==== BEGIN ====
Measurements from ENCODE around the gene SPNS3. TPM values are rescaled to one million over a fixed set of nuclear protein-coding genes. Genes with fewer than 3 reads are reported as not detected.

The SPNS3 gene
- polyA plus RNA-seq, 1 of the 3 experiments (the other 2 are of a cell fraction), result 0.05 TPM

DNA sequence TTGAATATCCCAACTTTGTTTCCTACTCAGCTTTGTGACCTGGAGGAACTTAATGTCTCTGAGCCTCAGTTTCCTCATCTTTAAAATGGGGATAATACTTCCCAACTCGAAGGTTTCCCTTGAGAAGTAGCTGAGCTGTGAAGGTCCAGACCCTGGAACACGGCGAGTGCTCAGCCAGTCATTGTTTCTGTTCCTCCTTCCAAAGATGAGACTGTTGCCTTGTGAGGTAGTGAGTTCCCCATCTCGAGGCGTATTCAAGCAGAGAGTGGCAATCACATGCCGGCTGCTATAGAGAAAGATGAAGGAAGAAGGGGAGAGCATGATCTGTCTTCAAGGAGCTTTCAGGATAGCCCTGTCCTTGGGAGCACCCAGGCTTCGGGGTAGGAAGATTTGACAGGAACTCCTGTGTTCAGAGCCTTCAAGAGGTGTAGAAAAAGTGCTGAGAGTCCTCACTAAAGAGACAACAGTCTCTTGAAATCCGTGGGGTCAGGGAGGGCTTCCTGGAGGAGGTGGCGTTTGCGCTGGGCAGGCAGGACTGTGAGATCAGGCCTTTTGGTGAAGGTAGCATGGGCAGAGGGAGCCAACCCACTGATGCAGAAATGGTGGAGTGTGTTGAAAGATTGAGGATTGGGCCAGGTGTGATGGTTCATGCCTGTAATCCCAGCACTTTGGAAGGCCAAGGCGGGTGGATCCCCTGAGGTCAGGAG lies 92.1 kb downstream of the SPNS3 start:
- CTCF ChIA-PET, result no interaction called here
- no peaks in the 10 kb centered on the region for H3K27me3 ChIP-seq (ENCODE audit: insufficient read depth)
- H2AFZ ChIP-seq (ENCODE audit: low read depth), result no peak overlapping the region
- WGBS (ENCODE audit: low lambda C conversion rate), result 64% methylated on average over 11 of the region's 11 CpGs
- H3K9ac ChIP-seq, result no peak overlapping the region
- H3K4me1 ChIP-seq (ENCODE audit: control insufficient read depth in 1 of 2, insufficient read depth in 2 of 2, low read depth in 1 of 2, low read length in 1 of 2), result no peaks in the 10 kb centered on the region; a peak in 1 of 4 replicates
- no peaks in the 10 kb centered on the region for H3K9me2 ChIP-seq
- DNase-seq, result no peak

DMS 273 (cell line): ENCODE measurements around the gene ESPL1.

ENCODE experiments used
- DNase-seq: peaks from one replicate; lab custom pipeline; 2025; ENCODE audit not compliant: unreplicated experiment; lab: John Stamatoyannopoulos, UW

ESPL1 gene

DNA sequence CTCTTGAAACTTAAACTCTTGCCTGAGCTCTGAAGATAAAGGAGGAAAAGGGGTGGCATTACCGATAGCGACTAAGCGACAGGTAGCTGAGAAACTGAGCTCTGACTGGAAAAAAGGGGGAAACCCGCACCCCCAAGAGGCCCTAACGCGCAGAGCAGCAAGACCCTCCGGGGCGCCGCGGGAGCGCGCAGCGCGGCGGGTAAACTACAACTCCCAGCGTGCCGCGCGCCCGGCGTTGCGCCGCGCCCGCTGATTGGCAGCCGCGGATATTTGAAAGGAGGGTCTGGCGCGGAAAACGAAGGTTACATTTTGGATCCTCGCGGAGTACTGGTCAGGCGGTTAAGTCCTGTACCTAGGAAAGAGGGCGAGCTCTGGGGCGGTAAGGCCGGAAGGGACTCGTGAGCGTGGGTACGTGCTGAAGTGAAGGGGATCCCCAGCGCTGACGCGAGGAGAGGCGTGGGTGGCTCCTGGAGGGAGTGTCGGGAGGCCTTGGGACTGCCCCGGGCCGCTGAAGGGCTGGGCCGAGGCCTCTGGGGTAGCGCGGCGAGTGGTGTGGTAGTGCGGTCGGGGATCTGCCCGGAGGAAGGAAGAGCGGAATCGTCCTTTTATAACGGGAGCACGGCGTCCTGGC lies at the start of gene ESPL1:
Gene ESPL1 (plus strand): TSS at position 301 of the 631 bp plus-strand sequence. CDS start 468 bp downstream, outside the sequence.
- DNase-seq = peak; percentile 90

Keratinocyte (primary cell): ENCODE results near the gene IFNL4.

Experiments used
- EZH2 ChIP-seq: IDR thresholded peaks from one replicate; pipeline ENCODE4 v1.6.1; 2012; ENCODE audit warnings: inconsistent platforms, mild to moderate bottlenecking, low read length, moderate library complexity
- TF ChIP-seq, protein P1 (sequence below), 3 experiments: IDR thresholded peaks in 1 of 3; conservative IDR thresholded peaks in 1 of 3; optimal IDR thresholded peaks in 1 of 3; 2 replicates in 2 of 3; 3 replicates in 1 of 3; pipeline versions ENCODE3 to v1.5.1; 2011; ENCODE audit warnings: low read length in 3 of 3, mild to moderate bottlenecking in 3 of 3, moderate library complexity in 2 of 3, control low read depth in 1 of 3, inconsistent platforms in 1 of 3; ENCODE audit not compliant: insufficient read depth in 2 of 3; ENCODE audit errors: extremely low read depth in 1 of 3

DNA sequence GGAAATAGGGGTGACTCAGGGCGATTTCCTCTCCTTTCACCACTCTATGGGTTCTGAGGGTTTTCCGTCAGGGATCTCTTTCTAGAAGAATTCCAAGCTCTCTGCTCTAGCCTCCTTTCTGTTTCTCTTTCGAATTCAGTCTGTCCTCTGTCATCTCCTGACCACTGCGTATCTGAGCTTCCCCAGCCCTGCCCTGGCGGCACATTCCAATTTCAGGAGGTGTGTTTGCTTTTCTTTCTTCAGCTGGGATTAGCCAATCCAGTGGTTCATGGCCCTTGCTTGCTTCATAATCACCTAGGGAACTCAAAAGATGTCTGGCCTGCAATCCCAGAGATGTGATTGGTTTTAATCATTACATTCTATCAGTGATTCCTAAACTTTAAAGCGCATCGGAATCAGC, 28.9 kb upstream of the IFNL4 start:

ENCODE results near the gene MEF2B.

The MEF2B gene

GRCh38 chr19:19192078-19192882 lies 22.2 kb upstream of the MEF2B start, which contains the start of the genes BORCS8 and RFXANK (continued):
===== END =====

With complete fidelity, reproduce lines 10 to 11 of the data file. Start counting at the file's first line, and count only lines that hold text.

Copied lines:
- H3K4me1 ChIP-seq (ENCODE audit: control insufficient read depth in 1 of 2, insufficient read depth in 2 of 2, low read depth in 1 of 2, low read length in 1 of 2), result no peaks in the 10 kb centered on the region; a peak in 1 of 4 replicates
- no peaks in the 10 kb centered on the region for H3K9me2 ChIP-seq